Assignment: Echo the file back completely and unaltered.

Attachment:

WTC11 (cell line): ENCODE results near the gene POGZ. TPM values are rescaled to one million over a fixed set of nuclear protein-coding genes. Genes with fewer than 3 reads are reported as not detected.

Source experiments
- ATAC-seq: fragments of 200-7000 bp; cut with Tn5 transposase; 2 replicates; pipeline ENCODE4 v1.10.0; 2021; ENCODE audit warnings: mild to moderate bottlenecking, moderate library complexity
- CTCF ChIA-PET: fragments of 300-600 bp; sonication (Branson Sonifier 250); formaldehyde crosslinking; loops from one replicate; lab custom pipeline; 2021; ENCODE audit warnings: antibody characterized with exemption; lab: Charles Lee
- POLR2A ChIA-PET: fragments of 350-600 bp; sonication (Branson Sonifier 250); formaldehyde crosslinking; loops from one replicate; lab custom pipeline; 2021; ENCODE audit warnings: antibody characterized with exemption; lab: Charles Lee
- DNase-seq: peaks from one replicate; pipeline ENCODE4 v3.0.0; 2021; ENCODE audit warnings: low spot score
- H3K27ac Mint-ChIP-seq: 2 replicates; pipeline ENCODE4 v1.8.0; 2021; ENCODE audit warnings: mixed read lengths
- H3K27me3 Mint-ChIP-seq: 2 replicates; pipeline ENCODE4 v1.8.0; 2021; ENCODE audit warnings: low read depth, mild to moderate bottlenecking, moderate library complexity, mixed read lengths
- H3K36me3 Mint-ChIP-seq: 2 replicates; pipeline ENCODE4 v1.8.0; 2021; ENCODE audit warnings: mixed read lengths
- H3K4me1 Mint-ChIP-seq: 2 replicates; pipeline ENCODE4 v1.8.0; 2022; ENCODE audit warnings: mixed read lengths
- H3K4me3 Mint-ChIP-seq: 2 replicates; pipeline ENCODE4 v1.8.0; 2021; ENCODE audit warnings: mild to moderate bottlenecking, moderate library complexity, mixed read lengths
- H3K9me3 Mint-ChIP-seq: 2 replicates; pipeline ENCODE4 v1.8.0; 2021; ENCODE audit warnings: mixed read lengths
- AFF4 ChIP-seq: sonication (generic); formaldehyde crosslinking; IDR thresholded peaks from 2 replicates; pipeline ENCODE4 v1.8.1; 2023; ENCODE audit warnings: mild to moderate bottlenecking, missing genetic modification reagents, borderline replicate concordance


WTC11 (cell line): ENCODE results near the gene POGZ. TPM values are rescaled to one million over a fixed set of nuclear protein-coding genes. Genes with fewer than 3 reads are reported as not detected.

Source experiments
- ATAC-seq: fragments of 200-7000 bp; cut with Tn5 transposase; 2 replicates; pipeline ENCODE4 v1.10.0; 2021; ENCODE audit warnings: mild to moderate bottlenecking, moderate library complexity
- CTCF ChIA-PET: fragments of 300-600 bp; sonication (Branson Sonifier 250); formaldehyde crosslinking; loops from one replicate; lab custom pipeline; 2021; ENCODE audit warnings: antibody characterized with exemption; lab: Charles Lee
- POLR2A ChIA-PET: fragments of 350-600 bp; sonication (Branson Sonifier 250); formaldehyde crosslinking; loops from one replicate; lab custom pipeline; 2021; ENCODE audit warnings: antibody characterized with exemption; lab: Charles Lee
- DNase-seq: peaks from one replicate; pipeline ENCODE4 v3.0.0; 2021; ENCODE audit warnings: low spot score
- H3K27ac Mint-ChIP-seq: 2 replicates; pipeline ENCODE4 v1.8.0; 2021; ENCODE audit warnings: mixed read lengths
- H3K27me3 Mint-ChIP-seq: 2 replicates; pipeline ENCODE4 v1.8.0; 2021; ENCODE audit warnings: low read depth, mild to moderate bottlenecking, moderate library complexity, mixed read lengths
- H3K36me3 Mint-ChIP-seq: 2 replicates; pipeline ENCODE4 v1.8.0; 2021; ENCODE audit warnings: mixed read lengths
- H3K4me1 Mint-ChIP-seq: 2 replicates; pipeline ENCODE4 v1.8.0; 2022; ENCODE audit warnings: mixed read lengths
- H3K4me3 Mint-ChIP-seq: 2 replicates; pipeline ENCODE4 v1.8.0; 2021; ENCODE audit warnings: mild to moderate bottlenecking, moderate library complexity, mixed read lengths
- H3K9me3 Mint-ChIP-seq: 2 replicates; pipeline ENCODE4 v1.8.0; 2021; ENCODE audit warnings: mixed read lengths
- AFF4 ChIP-seq: sonication (generic); formaldehyde crosslinking; IDR thresholded peaks from 2 replicates; pipeline ENCODE4 v1.8.1; 2023; ENCODE audit warnings: mild to moderate bottlenecking, missing genetic modification reagents, borderline replicate concordance